I'm assuming this is a game made up by the publisher, since official games in the book reference the original LSAT.

The rule says: "Exactly one of R's novels was published before either one of S's novels." Wouldn't this mean that R comes before both S's? The book is saying that R comes before only one S but the way I'm reading the rule, it seems that one R should be before both. Anyone care to shed some light on this? I can't seem to grasp it for some reason. Thanks.

## Manhattan games book, p 88

- timmydoeslsat
**Posts:**148**Joined:**Wed Aug 03, 2011 2:07 pm

### Re: Manhattan games book, p 88

We know that there will be 2 R's, 2 S's, and 2 T's.

The rule states exactly one R will be before either S, meaning R will be before the two S's.

We know then that this rule can be denoted:

R - S - (R/S, S/R)

It cannot be the case that both R's will come before both S's because the rule states that exactly one R comes before the two S's.

We know that the second R must come after that S. That R may very well go after both S's, but we know for sure it comes after the first one.

Make sense?

The rule states exactly one R will be before either S, meaning R will be before the two S's.

We know then that this rule can be denoted:

R - S - (R/S, S/R)

It cannot be the case that both R's will come before both S's because the rule states that exactly one R comes before the two S's.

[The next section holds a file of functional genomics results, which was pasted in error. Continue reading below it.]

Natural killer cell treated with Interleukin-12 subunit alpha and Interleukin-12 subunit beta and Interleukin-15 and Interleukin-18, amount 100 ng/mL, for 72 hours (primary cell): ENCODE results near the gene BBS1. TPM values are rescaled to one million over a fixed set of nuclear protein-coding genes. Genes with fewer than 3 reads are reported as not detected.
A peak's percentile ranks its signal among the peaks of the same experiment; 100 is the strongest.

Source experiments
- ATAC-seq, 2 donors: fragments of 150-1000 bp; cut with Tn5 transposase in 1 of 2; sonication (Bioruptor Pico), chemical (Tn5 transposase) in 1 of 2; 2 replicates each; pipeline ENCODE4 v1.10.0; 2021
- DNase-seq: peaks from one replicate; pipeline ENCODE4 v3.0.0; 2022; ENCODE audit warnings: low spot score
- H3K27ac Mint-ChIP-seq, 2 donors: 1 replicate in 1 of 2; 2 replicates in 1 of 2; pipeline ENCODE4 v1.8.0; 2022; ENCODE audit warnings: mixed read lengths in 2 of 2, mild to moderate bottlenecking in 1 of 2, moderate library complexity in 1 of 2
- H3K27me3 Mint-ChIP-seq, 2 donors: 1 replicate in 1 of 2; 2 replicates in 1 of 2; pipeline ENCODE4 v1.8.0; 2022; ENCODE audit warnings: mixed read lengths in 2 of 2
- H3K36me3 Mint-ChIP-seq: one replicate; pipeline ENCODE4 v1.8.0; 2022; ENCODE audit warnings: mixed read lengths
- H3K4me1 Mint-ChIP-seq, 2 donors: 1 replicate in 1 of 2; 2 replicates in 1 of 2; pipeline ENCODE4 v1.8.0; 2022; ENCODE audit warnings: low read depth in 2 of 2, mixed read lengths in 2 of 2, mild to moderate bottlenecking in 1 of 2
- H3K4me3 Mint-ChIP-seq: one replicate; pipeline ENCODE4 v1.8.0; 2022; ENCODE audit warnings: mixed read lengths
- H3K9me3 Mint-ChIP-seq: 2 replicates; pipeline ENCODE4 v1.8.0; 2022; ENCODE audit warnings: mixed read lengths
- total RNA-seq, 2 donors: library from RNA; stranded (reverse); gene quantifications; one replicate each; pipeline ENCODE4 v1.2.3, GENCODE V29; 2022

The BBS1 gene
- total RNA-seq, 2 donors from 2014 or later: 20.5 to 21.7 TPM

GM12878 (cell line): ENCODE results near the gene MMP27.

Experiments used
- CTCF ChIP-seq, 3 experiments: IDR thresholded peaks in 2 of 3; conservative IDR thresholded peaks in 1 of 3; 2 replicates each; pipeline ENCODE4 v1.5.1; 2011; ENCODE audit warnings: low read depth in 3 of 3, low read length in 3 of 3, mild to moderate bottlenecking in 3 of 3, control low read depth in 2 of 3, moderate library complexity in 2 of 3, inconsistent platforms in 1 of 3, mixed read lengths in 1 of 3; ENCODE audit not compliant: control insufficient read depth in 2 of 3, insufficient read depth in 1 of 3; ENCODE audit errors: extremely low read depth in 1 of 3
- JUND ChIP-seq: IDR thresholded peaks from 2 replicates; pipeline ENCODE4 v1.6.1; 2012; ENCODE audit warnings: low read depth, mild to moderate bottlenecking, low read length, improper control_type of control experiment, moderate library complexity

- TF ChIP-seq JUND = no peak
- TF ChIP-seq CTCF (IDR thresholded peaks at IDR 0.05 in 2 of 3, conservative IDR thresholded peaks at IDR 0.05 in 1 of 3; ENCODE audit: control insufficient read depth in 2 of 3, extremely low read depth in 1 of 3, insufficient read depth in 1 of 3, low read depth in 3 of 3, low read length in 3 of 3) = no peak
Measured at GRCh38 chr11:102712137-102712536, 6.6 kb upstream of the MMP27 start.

We know that the second R must come after that S. That R may very well go after both S's, but we know for sure it comes after the first one.

Make sense?

- Maye
**Posts:**324**Joined:**Mon Feb 18, 2008 4:42 pm

### Re: Manhattan games book, p 88

So... The rule applies to only one R? One R will come before both S's, but that doesn't stop another R from appearing in the meantime? I think?

- timmydoeslsat
**Posts:**148**Joined:**Wed Aug 03, 2011 2:07 pm

### Re: Manhattan games book, p 88

Correct.

This is because if you have both R's appearing before both S's, you will have broken the rule. It states exactly one R. If you had two, that is not one.

This is because if you have both R's appearing before both S's, you will have broken the rule. It states exactly one R. If you had two, that is not one.

Return to “LSAT Prep and Discussion Forum”

### Who is online

Users browsing this forum: grandpapy360, MSNbot Media, proteinshake and 5 guests